Copyright clearance is a minefield.
It’s even harder when your clearance needs to come from a superstar astronaut orbiting the earth at 28,000 kilometres per hour at an altitude of about 370 kms.
Like millions of people, I’ve been awed and inspired by the photographs of earth being distributed via social media by Canadian astronaut Chris Hadfield, now commander of the International Space Station.
On the last day of the Christmas holidays I discovered he was also composing and recording original music from space. I became captivated by his song “Jewel of the Night” and thought it would make a great soundtrack for his photos.
Filled with enthusiasm, I cut a video. Then I posted it to YouTube … and showed no one. The settings were private.
Although Hadfield’s photos are being widely disseminated, his music is published under a standard YouTube license as opposed to Creative Commons. The standard license doesn’t allow users to reuse or remix.
Proud as I was of my little music video, I needed permission from Hadfield to make it public.
First I tried tweeting @Cmdr_Hadfield directly. At that time, he had 20,000 followers and I was optimistic because he was responding to tweets.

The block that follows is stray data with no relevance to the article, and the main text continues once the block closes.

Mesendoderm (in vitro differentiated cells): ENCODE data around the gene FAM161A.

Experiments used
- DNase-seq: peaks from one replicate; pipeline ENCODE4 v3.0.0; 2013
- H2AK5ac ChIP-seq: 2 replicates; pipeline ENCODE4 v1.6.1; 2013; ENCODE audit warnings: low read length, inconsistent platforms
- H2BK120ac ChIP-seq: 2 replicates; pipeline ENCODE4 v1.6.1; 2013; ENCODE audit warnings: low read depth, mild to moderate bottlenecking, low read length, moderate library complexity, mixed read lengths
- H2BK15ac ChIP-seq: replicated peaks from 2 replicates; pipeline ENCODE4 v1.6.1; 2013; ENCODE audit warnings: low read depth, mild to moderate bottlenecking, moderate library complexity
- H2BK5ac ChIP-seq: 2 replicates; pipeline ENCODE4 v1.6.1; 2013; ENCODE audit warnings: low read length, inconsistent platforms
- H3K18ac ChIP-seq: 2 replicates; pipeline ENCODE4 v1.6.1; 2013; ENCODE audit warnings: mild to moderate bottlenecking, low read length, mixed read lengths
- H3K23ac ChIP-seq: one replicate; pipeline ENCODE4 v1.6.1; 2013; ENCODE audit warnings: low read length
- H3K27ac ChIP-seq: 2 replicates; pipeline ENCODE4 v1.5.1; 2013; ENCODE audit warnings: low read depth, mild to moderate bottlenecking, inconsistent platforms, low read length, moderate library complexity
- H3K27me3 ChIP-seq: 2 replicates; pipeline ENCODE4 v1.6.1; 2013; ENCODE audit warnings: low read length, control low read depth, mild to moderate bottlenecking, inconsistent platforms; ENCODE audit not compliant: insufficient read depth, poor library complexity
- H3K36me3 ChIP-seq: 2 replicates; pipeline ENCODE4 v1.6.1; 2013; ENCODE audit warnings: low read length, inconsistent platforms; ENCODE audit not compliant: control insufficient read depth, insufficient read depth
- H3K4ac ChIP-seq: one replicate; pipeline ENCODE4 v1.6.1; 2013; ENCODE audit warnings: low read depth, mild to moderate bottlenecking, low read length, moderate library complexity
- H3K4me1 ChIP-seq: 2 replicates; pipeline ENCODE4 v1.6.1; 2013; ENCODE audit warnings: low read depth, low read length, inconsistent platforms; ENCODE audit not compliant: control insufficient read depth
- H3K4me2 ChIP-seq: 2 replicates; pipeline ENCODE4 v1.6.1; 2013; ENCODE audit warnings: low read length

It didn’t work. I tried emailing the Canadian Space Agency to secure permission, but Hadfield’s social media following was growing exponentially.
The CSA directed me to change my YouTube settings to “public” so Hadfield could see it, but I agreed not to publicize that it was there.
That didn’t work either. Hadfield quickly became a social media sensation. I thought about all the god-knows-how-many people who violate YouTube copyright licenses every day. But I’m a stubborn woman and doing that would be wrong. Also, as a journalism professor, I need to walk the talk on copyright.
Last week, thanks to @CBCCommunity, I learned that Hadfield’s 27-year old son is helping out with his social media. His name is Evan Hadfield and he’s a smart young man, living in Europe, who describes himself in self-deprecating fashion as an “internet janitor”. In hindsight, it all makes sense. How could an astronaut who now has more than 560,000 followers on Twitter manage his own social media presence?
One quick email to Evan, and permission was granted.
Without further ado, here’s my video, with thanks to Evan Hadfield and, of course, Chris Hadfield, for inspiring us all.